Hugh Hardy died last week. Paul Goldberger said of the talented New York architect, famous for his renovation of Radio City Music Hall: “Every one of us has lived more intensely in New York because of Hugh, understood the city better because of him, and loved the city more because of him.” Hardy fell getting out of a taxi but felt fine, went to dinner and then the theater, where he lost consciousness and later died in the hospital of a cerebral hemorrhage.
Debby Alter didn’t die when she fell in downtown Toronto last year after a fancy lunch at the Arcadian Court. My mom was going down three stairs, arm held by a young woman, when she missed the tiny bottom step and fell, hitting her head on the pavement. The doctors thought she would die, as she was bleeding in her brain in a number of places, but when you get to be 96, your brain shrinks, and there was room for the blood. But it was like instant dementia; she doesn’t know us anymore, cannot hold a conversation. We pretty much lost her that day.
That 2-inch high step that she missed was in front of an important building from the '70s when the rules were different; it was OK to have steps without a lot of handrails, not marked or easily visible. There was construction going on, so there was not enough light to really see the stair. I wanted to sue the builder for not putting in enough light, and for not marking the steps, but no lawyer would touch the case; at 96, it's hard to put a price on the years lost. I tried to get the city to do something, and wrote a letter to the chief building official, the person in charge of building code enforcement for the entire city. I have known her personally for 40 years. I didn't even get a reply.
Why are we ignoring this problem?
This is a big issue and it's getting bigger all the time as baby boomers get older. A recent study from the Centers for Disease Control and Prevention reports that in 2013, there were 2.8 million traumatic brain injuries (TBI) in the United States, including 56,000 deaths. Most are still from car crashes (leading me to wonder why people never complain about drivers not wearing helmets.) But the number of older people falling has increased significantly. According to the study:
Cognitive and physical reserve are diminished at older ages, so TBIs might have a greater impact on daily living. TBIs in older adults are more likely to lead to hospitalization, and these hospitalizations can be complicated by the presence of comorbidities. Furthermore, more frequent use of anticoagulants among older adults can result in a greater likelihood of secondary effects because of an increased likelihood of intracranial hemorrhage.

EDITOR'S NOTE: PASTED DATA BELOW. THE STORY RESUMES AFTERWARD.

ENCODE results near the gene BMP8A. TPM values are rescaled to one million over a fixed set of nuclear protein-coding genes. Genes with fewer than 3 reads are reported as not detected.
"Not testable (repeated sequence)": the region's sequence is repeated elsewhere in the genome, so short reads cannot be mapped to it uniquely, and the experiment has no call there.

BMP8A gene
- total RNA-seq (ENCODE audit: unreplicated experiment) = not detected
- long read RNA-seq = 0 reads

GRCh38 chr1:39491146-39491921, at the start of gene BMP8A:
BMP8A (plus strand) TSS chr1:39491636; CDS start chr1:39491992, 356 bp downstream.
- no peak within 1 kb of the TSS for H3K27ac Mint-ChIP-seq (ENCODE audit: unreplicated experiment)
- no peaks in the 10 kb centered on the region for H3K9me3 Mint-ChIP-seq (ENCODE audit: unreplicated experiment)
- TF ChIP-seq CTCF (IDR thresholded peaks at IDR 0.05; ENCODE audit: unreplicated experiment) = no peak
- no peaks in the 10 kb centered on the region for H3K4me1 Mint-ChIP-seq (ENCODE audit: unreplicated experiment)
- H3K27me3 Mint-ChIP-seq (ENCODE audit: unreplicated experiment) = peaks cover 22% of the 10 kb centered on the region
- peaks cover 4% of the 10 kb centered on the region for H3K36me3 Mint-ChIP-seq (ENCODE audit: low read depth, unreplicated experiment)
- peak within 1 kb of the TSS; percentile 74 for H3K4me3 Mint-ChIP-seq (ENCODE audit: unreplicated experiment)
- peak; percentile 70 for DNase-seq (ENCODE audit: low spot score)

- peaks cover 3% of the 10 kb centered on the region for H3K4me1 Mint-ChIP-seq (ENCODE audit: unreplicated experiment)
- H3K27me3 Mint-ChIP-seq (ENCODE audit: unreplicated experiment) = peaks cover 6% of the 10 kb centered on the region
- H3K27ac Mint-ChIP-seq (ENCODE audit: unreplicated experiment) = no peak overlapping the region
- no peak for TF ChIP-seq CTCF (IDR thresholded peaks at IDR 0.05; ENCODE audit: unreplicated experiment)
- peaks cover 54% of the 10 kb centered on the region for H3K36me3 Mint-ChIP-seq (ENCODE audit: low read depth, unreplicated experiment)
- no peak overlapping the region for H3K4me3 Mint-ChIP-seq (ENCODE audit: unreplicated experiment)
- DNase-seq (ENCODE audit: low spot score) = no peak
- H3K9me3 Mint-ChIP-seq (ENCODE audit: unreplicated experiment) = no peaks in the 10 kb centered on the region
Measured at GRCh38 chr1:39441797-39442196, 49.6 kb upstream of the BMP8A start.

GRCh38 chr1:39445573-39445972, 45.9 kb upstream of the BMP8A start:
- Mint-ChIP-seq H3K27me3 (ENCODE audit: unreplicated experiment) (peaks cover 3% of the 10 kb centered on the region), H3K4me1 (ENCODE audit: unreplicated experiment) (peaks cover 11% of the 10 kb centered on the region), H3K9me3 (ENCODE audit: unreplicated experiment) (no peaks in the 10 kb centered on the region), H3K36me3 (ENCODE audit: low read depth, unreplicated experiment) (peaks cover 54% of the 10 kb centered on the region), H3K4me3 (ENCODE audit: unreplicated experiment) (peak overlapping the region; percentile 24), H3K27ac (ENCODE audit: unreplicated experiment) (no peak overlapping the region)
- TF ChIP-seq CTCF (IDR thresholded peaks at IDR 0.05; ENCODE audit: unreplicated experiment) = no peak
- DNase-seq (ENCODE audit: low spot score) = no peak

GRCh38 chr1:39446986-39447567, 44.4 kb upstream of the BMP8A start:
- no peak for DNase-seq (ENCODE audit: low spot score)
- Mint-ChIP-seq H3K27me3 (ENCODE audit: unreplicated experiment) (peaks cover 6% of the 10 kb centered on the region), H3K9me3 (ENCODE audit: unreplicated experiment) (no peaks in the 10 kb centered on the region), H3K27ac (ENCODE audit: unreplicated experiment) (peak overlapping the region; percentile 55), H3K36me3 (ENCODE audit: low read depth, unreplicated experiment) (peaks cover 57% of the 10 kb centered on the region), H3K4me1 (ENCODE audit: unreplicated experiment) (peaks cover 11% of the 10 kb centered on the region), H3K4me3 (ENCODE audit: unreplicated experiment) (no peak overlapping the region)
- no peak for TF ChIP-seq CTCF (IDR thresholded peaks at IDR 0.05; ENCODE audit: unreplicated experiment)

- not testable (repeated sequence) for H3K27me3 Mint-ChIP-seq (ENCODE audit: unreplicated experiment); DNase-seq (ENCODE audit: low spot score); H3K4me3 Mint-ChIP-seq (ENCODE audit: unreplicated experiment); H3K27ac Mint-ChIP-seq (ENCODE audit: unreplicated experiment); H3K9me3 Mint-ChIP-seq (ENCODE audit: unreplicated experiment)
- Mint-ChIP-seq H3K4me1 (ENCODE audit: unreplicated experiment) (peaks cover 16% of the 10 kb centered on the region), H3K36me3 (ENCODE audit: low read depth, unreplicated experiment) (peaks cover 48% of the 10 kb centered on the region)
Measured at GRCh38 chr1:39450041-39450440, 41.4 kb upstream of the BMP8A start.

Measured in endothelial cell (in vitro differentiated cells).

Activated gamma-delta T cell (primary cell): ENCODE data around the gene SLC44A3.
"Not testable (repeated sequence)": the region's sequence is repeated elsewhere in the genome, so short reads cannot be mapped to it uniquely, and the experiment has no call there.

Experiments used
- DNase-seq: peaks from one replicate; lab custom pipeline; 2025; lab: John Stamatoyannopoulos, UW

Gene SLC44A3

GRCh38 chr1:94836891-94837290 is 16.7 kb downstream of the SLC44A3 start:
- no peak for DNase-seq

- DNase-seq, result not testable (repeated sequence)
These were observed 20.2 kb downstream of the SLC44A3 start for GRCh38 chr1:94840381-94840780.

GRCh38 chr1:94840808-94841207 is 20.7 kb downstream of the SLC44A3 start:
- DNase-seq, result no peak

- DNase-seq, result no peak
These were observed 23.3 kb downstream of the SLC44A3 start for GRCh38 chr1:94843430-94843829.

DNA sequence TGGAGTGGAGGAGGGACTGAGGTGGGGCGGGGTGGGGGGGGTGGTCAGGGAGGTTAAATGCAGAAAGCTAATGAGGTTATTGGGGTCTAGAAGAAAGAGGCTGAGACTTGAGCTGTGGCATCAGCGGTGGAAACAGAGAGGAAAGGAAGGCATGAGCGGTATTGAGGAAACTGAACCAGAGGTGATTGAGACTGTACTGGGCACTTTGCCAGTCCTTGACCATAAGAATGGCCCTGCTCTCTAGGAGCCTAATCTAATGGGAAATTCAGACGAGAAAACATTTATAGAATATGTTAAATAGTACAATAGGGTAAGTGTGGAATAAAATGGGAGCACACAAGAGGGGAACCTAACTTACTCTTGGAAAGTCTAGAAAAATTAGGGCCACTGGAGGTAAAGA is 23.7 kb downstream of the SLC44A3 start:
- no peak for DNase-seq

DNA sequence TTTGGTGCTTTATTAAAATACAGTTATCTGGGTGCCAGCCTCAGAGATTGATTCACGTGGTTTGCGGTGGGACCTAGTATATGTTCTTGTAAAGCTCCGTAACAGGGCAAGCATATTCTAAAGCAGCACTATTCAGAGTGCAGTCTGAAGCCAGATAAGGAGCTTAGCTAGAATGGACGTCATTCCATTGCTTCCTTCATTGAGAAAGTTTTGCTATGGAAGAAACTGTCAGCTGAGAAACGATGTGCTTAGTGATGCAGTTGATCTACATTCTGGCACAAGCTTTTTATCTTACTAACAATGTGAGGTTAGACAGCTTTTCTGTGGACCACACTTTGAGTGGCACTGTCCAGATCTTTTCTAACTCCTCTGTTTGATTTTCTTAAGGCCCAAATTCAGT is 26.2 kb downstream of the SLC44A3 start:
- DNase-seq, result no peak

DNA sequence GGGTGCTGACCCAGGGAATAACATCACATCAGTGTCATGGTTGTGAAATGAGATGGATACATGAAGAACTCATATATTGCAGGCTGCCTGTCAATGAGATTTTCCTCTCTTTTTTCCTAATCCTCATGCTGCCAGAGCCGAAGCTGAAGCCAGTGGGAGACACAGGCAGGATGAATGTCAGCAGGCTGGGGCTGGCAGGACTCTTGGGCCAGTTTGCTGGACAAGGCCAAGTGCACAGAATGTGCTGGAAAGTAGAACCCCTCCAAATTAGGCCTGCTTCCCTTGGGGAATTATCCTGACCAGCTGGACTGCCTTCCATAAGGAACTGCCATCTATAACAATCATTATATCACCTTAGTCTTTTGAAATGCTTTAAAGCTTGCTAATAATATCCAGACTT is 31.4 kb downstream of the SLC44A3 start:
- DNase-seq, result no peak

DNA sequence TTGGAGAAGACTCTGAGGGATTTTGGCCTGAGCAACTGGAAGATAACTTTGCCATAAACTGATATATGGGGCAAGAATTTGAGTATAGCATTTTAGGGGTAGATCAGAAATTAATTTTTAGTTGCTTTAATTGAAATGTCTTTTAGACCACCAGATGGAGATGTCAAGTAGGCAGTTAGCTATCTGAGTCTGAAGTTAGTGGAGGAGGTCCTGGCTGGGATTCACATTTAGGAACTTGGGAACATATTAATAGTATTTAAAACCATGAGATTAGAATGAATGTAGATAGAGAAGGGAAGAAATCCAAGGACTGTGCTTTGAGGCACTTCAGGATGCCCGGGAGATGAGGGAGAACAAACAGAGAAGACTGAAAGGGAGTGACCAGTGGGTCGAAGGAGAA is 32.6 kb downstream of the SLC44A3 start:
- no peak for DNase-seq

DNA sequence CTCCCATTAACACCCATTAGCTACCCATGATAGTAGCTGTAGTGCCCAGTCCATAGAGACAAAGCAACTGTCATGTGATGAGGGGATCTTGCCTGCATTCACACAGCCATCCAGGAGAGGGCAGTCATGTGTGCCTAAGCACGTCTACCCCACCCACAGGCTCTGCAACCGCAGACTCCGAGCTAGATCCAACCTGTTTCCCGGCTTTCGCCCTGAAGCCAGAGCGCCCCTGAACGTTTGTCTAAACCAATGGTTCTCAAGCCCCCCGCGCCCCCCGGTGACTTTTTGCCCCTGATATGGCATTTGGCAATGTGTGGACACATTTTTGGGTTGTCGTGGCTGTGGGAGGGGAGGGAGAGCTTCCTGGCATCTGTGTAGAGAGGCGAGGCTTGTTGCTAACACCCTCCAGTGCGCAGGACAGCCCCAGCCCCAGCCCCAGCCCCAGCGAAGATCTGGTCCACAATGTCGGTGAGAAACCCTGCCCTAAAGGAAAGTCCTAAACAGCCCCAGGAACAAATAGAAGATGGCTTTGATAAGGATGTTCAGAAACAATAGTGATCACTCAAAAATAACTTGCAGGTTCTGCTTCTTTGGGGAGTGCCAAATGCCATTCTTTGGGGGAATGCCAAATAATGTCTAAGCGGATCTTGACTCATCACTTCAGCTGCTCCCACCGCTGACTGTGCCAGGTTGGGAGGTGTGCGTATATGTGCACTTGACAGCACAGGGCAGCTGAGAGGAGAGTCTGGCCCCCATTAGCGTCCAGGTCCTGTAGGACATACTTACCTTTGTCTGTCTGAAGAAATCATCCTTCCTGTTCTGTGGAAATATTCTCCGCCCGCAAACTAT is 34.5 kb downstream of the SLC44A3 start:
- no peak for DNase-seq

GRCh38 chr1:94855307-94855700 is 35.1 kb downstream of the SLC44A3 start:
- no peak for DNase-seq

According to coverage by the Associated Press,
One in every 45 Americans 75 and older suffered brain injuries that resulted in emergency department visits, hospitalizations, or deaths in 2013. The rate for that age group jumped 76 percent from 2007. The rate of these injuries for people of all ages rose 39 percent over that time, hitting a record level, the CDC found.
So what's causing the increase? It may just be the demographics, with more older people living on their own. “One likely factor is that a growing number of elderly people are living at home and taking repeated tumbles, said one expert.”
Or there might be other conditions, such as the one that probably contributed to my mother’s injury: our cities are not accommodating to people with reduced vision, hearing and the ability to react. The crossing signals are so short that they don’t hold up cars long enough. Nobody thinks of the impaired when they build hoardings and canopies during construction.
Walk this way on this sidewalk (Photo: PEDS)
We have let our cities fall apart to the point that everything is a trip hazard, and our sidewalks are a flat-out disaster area in some cities, like Atlanta. The assumption is that really, you should just get into a car and when you can't drive, you should just get into a nursing home.
But it's time to change that paradigm. Boomers and seniors want to be out walking, getting exercise. Losing the car should not be a death sentence. In many ways, cities are the best places to get old; that’s where the doctors are, the takeout food joints, the people to talk to, the public transit.
And that means a lot more attention must be paid to trip hazards, to broken sidewalks, to traffic light timing, to all those things politicians and traffic engineers prefer to ignore. Yet according to the CDC, “falls were the top cause of injuries and deaths from injury among older people”, and many of them never had to happen.
If the president really wants to invest in infrastructure and give something back to the people who voted him in, this would be a great place to start.